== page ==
Khussa, also known as Mojari in some areas, has developed from its centuries-old predecessor that was worn at that time. It was a kind of footwear worn by the native of South-Asia. The earliest form of Khussa was in wood sandal. Later on, jeweled and embellished sandals were worn in the shape of khussa by the kings and Sultans of Mughal time. Saleem Shah was the Mughal emperor who used this khussa and brought out the latest trends. For that reason, khussa is also known as Saleem Shahi's. It was well-decorated with precious and vibrant jewels and stones.
Khussa is worn by men and women until today. Men wear khussa with Sherwani and Shalwar kameez. A typical and traditional khussa is always made by artisans. It is mostly made of vegetable-tanned leather while the uppers are made of fabric embroidered with shells, mirrors, gems, and stones. Some khussa shoes are only embroidered with fine thread and some are embroidered with zari thread.
Khussa Shoes provide a lot of Customization
Back in the old times, khussa was traditionally embroidered with silver or gold threads and decorated with gems and stones. To make khussa suitable for every era's trend and upcoming fashion, it has developed and rendered a lot of alternations hand to hand.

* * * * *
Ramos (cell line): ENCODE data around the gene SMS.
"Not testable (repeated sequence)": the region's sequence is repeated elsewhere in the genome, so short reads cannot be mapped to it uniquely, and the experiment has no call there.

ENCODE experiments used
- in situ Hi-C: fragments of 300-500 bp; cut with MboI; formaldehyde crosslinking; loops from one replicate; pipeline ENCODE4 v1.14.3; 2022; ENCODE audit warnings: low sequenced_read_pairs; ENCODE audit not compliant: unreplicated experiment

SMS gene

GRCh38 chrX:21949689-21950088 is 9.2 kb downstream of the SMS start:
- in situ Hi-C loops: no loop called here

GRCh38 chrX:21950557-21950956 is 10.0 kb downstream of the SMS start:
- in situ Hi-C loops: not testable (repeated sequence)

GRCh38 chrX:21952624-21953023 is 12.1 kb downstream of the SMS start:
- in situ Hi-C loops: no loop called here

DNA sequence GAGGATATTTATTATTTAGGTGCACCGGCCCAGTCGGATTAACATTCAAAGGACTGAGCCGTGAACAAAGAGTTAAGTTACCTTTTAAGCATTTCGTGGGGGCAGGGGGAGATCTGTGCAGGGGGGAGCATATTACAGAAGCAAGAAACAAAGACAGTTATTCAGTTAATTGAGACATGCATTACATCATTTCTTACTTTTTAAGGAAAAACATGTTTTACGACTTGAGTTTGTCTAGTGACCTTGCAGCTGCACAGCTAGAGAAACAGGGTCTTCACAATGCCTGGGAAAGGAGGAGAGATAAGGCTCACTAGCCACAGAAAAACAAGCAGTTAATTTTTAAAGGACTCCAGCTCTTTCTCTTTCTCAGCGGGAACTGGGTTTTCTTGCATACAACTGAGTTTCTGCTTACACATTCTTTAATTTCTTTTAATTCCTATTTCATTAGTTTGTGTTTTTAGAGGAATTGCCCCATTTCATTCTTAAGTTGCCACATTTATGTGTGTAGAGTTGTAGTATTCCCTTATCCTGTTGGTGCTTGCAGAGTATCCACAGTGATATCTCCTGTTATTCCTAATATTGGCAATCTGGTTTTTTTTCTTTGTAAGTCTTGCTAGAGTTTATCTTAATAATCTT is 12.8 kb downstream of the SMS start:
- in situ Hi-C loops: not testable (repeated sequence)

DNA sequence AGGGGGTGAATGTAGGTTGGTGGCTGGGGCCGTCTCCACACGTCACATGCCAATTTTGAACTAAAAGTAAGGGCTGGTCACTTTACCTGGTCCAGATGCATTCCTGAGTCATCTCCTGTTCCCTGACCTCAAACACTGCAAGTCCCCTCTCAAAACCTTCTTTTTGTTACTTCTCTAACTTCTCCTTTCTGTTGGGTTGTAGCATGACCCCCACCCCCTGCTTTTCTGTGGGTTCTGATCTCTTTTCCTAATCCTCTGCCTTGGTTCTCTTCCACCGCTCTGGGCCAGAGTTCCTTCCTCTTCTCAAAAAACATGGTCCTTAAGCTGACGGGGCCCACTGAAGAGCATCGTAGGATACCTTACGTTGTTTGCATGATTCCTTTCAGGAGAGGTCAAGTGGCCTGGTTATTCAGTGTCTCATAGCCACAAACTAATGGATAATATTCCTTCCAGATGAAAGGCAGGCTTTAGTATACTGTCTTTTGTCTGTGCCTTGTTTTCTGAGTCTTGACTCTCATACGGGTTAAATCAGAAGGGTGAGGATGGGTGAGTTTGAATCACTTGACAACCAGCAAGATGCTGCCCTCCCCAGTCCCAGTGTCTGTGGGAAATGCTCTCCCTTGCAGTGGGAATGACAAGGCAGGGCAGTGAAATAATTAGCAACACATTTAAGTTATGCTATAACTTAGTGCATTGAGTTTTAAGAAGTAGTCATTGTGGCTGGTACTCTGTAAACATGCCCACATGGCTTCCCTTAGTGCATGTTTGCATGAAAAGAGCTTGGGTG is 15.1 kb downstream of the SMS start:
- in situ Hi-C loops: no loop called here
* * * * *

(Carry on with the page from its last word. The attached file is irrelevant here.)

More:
Khussa is referred to as the closed shoe of a man with an extended curled toe, although they have flat fronts as juttis. The back is usually covered in juttis, but Khussa has an open look from behind. There's no variation between right and left foot, so they're worn synonymously for that purpose. There seem to be no precise measurements, so one can try to see which suits.
Khussa is manufactured in major cities
Khussas are manufactured in many Punjab cities, such as Bahawalpur, Multan, Sargodha, Sheikhupura, and Lahore while they are made in some parts of Sindh too. Those are available across the country in all khussa shops. They are being exported for several years and have managed to create quite a market for themselves.
Difference between men's and women's Khussa
Khussa for men's distinctive characteristic is that they have a blunt expanded edge called a nok bent upwards, the rear protects the ankle, and the upper portion is typically M-shaped, and almost the top of the foot is naked. Typically those are adorned on events. Whereas others are usually referred to as loosely worn juttis, they have such a plain top and a rounded top and bottom foot portion is open.
The khussa for women is shorter, so one variation would be that the upper curve is wider, so less the fingers are noticeable. Whilst another variation is that the upper curve is low, with more foot protect. Traditionally they are made plain like people, but evolving fashion trends have resulted in khussa slippers and even short heel slippers.
So indeed, Khussas symbolizes our diverse cultures and ancestry. They are enduring iconic footwear which has always been a feature of our fashion world and will tend to become so with their actual situation. And since they are even now produced in their original state; yet nowadays we seem to get the chance to wear a part of our collective memory.